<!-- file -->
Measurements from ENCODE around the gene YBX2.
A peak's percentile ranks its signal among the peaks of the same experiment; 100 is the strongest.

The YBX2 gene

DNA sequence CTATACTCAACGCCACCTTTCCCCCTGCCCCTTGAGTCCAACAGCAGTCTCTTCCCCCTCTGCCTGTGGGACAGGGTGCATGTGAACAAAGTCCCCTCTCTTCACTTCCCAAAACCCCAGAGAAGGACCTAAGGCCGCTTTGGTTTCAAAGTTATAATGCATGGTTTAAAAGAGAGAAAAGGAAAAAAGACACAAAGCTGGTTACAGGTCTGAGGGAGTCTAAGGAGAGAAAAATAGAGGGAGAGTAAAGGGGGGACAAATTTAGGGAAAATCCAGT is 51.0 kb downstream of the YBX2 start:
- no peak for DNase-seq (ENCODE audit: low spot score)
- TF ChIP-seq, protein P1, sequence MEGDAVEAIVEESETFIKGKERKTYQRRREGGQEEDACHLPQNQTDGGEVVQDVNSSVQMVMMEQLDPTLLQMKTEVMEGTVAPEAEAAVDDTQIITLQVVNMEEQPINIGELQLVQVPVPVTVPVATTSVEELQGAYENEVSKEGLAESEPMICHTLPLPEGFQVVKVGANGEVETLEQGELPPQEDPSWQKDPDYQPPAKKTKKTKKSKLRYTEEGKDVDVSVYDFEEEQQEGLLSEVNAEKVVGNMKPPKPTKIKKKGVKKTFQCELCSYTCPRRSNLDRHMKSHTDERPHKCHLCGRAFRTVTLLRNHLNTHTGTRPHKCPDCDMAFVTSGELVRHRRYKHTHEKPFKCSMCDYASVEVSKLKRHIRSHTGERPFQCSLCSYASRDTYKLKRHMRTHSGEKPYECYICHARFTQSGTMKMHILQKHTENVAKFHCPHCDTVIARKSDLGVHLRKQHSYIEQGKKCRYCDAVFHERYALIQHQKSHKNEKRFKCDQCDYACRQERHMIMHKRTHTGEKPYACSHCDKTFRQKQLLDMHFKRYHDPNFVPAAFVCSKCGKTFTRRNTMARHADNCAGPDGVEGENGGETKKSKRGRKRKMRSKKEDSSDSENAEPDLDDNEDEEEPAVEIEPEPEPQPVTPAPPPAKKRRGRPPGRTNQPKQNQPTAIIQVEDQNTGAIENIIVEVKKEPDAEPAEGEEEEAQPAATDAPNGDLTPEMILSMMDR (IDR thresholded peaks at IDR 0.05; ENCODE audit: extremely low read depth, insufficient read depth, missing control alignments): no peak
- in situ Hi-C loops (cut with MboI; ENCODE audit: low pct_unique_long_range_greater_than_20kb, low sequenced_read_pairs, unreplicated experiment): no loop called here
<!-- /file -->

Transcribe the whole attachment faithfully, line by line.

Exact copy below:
Measurements from ENCODE around the gene YBX2.
A peak's percentile ranks its signal among the peaks of the same experiment; 100 is the strongest.

The YBX2 gene

DNA sequence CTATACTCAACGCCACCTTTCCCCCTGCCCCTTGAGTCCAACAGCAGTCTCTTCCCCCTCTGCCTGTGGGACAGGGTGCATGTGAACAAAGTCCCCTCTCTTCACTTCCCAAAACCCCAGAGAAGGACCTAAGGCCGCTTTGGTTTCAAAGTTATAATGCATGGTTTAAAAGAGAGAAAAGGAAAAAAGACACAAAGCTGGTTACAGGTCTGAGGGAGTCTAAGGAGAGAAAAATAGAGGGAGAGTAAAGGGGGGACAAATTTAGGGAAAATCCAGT is 51.0 kb downstream of the YBX2 start:
- no peak for DNase-seq (ENCODE audit: low spot score)
- TF ChIP-seq, protein P1, sequence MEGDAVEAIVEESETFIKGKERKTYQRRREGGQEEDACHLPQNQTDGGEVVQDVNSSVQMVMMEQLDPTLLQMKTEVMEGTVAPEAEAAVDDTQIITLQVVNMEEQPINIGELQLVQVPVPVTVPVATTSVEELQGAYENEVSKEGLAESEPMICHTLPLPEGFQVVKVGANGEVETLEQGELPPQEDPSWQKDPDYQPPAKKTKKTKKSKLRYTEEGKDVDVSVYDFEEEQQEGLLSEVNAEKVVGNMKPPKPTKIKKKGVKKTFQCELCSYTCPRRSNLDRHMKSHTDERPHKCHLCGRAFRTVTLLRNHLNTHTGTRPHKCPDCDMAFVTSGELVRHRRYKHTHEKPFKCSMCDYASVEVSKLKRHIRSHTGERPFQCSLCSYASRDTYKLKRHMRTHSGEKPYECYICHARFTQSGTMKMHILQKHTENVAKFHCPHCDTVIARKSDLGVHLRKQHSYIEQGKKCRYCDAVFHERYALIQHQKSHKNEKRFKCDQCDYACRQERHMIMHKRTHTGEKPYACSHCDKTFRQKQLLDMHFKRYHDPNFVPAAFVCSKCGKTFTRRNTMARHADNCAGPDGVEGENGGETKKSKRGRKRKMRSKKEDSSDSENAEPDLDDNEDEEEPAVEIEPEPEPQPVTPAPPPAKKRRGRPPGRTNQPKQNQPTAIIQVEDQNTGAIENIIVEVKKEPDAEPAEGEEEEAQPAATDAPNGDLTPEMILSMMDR (IDR thresholded peaks at IDR 0.05; ENCODE audit: extremely low read depth, insufficient read depth, missing control alignments): no peak
- in situ Hi-C loops (cut with MboI; ENCODE audit: low pct_unique_long_range_greater_than_20kb, low sequenced_read_pairs, unreplicated experiment): no loop called here